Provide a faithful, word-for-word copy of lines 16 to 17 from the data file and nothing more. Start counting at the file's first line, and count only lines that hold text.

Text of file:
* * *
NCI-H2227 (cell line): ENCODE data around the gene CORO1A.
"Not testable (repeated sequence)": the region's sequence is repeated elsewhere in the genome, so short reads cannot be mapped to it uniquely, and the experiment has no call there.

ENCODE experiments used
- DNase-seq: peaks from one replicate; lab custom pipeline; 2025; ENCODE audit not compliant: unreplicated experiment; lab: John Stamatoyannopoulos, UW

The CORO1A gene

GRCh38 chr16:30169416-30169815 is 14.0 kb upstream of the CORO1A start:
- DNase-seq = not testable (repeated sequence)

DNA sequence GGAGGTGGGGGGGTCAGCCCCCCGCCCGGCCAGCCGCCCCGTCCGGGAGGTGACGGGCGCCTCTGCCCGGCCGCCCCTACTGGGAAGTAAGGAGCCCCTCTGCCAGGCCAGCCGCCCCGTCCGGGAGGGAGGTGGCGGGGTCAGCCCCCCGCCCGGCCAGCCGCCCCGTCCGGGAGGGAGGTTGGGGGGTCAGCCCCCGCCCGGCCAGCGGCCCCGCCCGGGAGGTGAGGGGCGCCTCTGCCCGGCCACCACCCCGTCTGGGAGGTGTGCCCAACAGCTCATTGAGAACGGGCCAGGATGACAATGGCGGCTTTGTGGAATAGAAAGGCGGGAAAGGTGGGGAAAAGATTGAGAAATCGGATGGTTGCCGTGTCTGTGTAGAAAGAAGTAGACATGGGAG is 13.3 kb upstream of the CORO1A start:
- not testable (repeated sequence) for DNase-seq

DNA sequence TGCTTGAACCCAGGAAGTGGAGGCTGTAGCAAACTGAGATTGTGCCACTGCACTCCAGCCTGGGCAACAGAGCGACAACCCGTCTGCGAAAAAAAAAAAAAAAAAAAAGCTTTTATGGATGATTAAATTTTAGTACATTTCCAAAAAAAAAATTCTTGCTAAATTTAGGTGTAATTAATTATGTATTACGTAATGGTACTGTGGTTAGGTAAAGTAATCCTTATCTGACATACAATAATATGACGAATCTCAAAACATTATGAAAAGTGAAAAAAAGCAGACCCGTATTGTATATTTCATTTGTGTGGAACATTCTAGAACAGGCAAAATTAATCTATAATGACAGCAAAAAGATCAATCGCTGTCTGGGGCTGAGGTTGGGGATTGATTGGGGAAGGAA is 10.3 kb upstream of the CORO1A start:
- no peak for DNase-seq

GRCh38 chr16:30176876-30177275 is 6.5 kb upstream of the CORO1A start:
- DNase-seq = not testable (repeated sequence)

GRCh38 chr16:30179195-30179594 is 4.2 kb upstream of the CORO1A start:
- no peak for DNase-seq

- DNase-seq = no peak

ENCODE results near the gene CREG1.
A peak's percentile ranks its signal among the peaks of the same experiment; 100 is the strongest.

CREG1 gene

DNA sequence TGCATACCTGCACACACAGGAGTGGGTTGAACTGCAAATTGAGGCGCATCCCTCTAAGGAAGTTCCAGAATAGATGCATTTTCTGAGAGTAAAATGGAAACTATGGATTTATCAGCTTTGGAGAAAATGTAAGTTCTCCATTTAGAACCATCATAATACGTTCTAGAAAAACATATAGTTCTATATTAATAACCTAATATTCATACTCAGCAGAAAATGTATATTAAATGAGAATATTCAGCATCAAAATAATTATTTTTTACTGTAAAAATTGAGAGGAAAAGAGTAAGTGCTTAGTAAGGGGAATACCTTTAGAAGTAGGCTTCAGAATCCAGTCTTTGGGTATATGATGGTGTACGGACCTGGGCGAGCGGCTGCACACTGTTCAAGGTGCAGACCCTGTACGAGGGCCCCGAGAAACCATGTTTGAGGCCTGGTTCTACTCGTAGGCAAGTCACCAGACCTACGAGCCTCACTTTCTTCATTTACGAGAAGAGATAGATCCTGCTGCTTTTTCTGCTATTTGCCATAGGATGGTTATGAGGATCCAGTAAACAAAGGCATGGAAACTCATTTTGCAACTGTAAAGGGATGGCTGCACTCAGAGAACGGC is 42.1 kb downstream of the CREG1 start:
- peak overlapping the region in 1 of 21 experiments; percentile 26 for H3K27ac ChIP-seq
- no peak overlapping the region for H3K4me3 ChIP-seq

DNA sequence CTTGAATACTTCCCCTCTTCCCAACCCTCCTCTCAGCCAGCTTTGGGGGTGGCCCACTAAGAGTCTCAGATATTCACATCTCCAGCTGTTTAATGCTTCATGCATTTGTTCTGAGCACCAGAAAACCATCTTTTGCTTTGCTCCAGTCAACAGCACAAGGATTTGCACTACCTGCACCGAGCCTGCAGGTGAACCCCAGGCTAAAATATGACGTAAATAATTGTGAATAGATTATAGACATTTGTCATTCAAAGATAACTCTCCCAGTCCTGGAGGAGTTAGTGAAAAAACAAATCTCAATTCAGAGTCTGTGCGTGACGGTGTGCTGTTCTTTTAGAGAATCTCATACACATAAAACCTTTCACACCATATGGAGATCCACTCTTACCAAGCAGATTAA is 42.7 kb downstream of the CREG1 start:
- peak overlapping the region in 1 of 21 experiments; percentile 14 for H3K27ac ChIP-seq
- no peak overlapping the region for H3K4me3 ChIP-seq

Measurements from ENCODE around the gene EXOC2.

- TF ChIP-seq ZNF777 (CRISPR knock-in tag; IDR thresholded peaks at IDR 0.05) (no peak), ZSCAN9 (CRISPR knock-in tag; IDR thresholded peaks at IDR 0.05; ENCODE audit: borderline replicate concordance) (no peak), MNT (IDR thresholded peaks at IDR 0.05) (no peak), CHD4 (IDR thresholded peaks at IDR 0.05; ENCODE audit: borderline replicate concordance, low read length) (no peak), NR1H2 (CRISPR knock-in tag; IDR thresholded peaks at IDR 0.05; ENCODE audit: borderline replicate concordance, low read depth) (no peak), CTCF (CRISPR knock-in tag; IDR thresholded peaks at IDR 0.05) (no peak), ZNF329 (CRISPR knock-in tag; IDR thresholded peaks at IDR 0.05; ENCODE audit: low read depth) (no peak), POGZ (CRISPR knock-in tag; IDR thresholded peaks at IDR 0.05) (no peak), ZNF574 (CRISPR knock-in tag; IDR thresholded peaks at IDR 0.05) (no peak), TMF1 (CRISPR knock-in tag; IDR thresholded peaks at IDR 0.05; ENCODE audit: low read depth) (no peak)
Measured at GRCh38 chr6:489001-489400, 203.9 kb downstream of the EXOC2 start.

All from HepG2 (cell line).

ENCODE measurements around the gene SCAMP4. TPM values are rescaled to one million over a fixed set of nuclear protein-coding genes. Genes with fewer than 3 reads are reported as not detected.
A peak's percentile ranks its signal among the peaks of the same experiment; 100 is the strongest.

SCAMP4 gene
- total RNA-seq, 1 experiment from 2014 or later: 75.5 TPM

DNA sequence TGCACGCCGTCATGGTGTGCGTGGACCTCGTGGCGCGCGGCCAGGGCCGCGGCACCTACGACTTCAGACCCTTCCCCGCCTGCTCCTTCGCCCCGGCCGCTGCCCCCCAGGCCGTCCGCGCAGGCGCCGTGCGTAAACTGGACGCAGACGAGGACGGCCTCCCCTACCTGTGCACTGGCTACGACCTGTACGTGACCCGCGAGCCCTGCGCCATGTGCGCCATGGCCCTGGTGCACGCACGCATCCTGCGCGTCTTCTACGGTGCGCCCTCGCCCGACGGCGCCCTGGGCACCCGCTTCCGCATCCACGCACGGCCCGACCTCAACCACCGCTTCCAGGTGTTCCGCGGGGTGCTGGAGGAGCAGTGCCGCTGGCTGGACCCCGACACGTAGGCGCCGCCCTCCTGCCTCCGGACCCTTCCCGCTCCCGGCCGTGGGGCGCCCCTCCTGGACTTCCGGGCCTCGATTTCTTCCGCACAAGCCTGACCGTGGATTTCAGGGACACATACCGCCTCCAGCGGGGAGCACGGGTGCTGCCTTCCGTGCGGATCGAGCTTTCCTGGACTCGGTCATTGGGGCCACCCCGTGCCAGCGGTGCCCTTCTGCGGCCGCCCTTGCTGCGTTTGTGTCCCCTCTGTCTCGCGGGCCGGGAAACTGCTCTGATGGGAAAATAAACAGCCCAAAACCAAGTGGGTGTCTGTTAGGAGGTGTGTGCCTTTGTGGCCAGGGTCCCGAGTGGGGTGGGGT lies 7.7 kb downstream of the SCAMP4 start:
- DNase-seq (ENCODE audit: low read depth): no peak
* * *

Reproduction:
- DNase-seq = no peak

ENCODE results near the gene CREG1.